Prospects in Education

, Volume 1, Issue 1, pp 18–24 | Cite as

The development of teacher education

  • Jiri Kotásek
Educational Research Problems and Perspectives


Even those who tend to see the present merely as the product of past thought and action are convinced that in the educational process we face new conditions and new tasks, the solutions of which are not mere modifications of traditional approaches. Attempts to identify the new social and educational situation have already had an international, multidisciplinary impact. Out of the great number of concepts, the classification and evaluation of which are a continuing task for the educationalists, the author has chosen two related ideas which have gradually gained acceptance in international pedagogical discussion.


Teacher Education Traditional Approach Related Idea Educational Process Pedagogical Discussion 
These keywords were added by machine and not by the authors. This process is experimental and the keywords may be updated as the learning algorithm improves.


Unable to display preview. Download preview PDF.

Unable to display preview. Download preview PDF.


  1. 1.
    SeeReport of the International Workshop to Prepare an International Conference on The Changing Role of Teachers Required by Educational Innovations. Berlin, 16–19 October 1967, Berlin, 1968, 53 p. Prepared by Peter Muller and David C. Thomas at the Institut für Bildungsforschung, Max-Planck-Gesel-Ischaft.Google Scholar
  2. 2.
    See Jean Piaget,Psychologie et Pédagogie, Paris, Éditions Denoël, 1969, 264 p.; and Robert J. Schaefer,The School as a Center of Inquiry, New York, Harper & Row, 1967, 77 p.Google Scholar
  3. 3.
    See Philip H. Coombs,The World Educational Crisis. A Systems Analysis, New York, Oxford University Press, 1968, 241 p.Google Scholar
  4. 4.
    See Unesco International Conference on Educational Planning, ‘A Survey of Problems and Prospects’ inEducational Planning, Paris, 197 p. (ED/ICEP/3); and Klaus Schäller,Schule und Leben. Ein Repertorium zur Bildungsorganisation und Bildungsökonomie, Hamburg, Leibniz Verlag, 1967, 229 p.Google Scholar
  5. 1.
    John Dewey,The Relation of Theory to Practice in Education, p. 15. The 3rd Yearbook of the National Society for the Scientific Study of Education. Chicago, 1904.Google Scholar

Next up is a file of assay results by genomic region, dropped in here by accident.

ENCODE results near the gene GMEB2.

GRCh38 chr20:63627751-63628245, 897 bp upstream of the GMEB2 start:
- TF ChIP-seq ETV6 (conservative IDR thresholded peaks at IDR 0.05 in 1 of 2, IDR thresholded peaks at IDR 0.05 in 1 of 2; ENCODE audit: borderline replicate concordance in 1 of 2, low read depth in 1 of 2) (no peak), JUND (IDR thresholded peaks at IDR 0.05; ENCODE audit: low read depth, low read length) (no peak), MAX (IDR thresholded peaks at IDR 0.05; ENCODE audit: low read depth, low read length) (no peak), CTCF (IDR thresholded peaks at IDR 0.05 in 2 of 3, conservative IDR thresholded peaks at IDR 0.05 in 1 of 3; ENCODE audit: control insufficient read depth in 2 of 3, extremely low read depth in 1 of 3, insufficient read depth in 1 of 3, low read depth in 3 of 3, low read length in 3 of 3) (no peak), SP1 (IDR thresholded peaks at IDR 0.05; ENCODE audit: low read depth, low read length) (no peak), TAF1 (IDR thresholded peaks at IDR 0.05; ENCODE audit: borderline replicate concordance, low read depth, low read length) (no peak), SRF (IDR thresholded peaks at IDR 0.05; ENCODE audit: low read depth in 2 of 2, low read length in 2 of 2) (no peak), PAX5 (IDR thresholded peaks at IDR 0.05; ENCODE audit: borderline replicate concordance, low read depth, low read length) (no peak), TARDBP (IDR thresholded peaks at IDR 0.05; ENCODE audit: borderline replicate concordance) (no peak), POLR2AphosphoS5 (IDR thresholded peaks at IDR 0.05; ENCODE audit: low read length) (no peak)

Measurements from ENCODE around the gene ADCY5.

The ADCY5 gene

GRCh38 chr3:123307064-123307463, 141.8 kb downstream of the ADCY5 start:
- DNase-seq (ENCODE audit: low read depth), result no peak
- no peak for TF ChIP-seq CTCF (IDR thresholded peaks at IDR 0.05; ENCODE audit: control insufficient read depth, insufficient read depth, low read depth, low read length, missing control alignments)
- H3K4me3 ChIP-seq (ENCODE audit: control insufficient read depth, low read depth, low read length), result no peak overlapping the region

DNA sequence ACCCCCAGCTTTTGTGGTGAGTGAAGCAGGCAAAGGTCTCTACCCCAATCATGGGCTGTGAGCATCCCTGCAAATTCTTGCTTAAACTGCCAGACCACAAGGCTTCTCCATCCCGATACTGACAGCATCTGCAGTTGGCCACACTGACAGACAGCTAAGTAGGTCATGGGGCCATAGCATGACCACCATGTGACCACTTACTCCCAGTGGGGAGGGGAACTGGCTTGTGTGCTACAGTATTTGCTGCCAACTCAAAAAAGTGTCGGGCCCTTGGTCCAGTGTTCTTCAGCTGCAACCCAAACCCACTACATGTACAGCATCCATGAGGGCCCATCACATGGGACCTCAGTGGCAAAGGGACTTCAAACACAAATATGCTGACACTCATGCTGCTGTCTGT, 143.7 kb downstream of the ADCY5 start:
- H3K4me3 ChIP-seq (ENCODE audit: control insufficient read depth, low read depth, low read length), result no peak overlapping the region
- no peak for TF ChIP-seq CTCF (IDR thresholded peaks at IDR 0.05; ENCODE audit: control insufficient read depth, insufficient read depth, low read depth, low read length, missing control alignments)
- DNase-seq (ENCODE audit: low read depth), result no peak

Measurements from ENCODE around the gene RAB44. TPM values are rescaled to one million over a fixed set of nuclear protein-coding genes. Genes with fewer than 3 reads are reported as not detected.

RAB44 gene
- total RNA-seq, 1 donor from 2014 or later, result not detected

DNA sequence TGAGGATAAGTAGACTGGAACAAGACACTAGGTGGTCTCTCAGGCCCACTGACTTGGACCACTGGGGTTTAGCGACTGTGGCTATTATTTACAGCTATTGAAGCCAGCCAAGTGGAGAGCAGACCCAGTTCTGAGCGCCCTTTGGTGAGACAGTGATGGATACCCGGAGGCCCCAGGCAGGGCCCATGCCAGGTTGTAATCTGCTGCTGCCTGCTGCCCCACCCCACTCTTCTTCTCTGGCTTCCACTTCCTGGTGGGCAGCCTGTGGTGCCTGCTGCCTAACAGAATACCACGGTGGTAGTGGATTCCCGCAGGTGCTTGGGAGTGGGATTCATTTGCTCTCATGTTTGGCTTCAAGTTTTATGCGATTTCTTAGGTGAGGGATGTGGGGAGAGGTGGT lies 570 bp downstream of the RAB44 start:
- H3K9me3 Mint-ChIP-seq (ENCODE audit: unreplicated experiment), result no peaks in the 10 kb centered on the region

6. 1.
    For a more thoroughgoing analysis see J. Kotásek, Current Trends and Problems in Teacher Education’, Paris, Unesco, 49 p. (ED/CS/177/4).Google Scholar
  7. 2.
    N. L. Gage (ed.),Handbook of Research on Teaching. A Project of the American Educational Research Association, p. 96, Chicago, Rand McNally & Co., 1963.Google Scholar
  8. 3.
    Herbert F. LaGrone,A Proposal for the Revision of the Pre-Service Professional Component of a Programme of Teacher Education, Washington, D.C., The American Association of Colleges for Teacher Education, 1964.Google Scholar
  9. 1.
    Dean Corrigan (ed.),The Study of Teaching, Washington, D.C. The Association for Student Teaching, 1967. A publication of the Commission on the Implications of Recent Research in Teaching.Google Scholar
  10. 2.
    James Bryant Conant,The Education of American Teachers, New York, McGraw-Hill Book Co., 1963, 319 p.Google Scholar
  11. 3.
    J. W. Tibble (ed.),The Study of Education, p. 137, 221, 222, London, Routledge & Kegan Paul, 1966.Google Scholar
  12. 4.
    M. Horkheimer and T. W. Adorno,Sociologica II, p. 205–22, Frankfurt am Main, Europäische Verlagsanstalt, 1962.Google Scholar
  13. 5.
    Tibble,op. cit..Google Scholar
  14. 1.
    W. Klafki, ‘Die Stufen des Pädagogischen Denkens’, in: H. Röhrs (ed.),Erziehungswissenschaft und Erziehungswirklichkeit, p. 145–76, Frankfurt am Main, Akademische Verlagsgesellschaft, 1964.Google Scholar

Copyright information

© Unesco 1970

Authors and Affiliations

  • Jiri Kotásek
    • 1
  1. 1.Pedagogical Faculty of Charles University in PraguePragueCzech Republic

Personalised recommendations